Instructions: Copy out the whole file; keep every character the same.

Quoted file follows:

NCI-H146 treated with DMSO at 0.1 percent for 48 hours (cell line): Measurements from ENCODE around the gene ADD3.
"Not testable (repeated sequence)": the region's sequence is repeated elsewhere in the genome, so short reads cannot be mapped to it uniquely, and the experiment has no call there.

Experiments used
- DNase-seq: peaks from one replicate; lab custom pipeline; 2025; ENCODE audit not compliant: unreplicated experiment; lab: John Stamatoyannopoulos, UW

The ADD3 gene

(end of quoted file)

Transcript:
NCI-H146 treated with DMSO at 0.1 percent for 48 hours (cell line): Measurements from ENCODE around the gene ADD3.
"Not testable (repeated sequence)": the region's sequence is repeated elsewhere in the genome, so short reads cannot be mapped to it uniquely, and the experiment has no call there.

Experiments used
- DNase-seq: peaks from one replicate; lab custom pipeline; 2025; ENCODE audit not compliant: unreplicated experiment; lab: John Stamatoyannopoulos, UW

The ADD3 gene